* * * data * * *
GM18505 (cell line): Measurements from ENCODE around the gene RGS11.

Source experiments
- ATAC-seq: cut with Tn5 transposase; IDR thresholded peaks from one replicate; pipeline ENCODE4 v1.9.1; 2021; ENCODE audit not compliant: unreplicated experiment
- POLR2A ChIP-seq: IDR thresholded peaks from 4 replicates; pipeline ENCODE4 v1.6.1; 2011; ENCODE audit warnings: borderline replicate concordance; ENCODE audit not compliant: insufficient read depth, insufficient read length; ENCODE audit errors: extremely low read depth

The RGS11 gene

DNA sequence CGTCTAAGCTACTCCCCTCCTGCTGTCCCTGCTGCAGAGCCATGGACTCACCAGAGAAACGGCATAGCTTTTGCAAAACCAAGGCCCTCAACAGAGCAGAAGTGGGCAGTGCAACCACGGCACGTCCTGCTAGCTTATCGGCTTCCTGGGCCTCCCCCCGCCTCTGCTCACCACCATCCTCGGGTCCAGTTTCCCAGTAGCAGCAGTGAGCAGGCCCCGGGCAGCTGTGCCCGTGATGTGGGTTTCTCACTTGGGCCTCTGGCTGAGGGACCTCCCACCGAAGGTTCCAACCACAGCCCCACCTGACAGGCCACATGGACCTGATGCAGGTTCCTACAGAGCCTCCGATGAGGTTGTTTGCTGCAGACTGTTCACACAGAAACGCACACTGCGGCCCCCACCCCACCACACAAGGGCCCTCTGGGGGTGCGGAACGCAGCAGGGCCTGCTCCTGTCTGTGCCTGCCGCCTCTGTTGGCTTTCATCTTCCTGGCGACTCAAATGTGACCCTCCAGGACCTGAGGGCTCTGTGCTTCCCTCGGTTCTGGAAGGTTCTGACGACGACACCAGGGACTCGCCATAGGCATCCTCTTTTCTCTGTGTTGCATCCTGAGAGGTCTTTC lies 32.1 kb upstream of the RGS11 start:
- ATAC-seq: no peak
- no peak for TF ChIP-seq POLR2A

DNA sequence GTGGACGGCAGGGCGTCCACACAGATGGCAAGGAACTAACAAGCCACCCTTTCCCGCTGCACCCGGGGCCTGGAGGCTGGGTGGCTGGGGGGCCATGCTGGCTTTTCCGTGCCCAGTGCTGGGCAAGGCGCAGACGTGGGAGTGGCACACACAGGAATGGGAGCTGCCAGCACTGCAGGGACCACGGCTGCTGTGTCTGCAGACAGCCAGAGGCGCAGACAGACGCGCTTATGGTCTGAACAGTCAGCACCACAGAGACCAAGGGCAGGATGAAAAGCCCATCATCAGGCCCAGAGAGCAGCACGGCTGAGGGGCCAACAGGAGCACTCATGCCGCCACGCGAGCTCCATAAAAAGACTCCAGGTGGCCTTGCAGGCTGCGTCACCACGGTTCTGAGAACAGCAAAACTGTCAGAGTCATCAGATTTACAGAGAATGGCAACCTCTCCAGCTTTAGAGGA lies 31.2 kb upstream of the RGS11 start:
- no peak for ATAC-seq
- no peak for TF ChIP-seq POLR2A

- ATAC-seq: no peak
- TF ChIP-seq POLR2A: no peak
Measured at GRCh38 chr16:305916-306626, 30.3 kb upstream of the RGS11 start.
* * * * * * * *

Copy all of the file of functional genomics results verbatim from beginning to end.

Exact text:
GM18505 (cell line): Measurements from ENCODE around the gene RGS11.

Source experiments
- ATAC-seq: cut with Tn5 transposase; IDR thresholded peaks from one replicate; pipeline ENCODE4 v1.9.1; 2021; ENCODE audit not compliant: unreplicated experiment
- POLR2A ChIP-seq: IDR thresholded peaks from 4 replicates; pipeline ENCODE4 v1.6.1; 2011; ENCODE audit warnings: borderline replicate concordance; ENCODE audit not compliant: insufficient read depth, insufficient read length; ENCODE audit errors: extremely low read depth

The RGS11 gene

DNA sequence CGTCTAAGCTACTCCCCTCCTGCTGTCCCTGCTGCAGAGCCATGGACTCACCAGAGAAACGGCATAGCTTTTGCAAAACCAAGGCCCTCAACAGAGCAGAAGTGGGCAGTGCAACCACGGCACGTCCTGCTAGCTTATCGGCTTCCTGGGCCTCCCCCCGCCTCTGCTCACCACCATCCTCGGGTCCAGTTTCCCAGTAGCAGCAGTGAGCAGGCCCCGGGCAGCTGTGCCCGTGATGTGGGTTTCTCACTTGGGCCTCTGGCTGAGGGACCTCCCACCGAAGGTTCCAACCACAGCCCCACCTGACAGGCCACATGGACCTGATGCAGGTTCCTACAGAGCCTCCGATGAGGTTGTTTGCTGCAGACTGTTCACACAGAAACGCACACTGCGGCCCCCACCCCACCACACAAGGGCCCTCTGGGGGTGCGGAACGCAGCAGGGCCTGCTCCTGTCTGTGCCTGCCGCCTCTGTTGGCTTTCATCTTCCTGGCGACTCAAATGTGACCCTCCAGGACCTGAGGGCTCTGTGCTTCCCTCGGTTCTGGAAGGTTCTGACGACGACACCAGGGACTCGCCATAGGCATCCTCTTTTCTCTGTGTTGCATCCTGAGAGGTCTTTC lies 32.1 kb upstream of the RGS11 start:
- ATAC-seq: no peak
- no peak for TF ChIP-seq POLR2A

DNA sequence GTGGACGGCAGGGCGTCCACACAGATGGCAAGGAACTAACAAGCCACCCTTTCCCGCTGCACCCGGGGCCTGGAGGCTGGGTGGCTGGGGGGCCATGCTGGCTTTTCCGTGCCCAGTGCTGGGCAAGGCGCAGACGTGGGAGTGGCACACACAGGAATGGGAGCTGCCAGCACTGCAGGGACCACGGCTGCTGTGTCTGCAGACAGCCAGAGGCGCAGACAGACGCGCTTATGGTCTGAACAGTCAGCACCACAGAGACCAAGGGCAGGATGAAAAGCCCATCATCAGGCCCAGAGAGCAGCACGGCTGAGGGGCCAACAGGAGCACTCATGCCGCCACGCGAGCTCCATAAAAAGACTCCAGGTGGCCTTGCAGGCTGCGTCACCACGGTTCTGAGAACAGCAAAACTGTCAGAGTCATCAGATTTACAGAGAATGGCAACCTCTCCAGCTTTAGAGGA lies 31.2 kb upstream of the RGS11 start:
- no peak for ATAC-seq
- no peak for TF ChIP-seq POLR2A

- ATAC-seq: no peak
- TF ChIP-seq POLR2A: no peak
Measured at GRCh38 chr16:305916-306626, 30.3 kb upstream of the RGS11 start.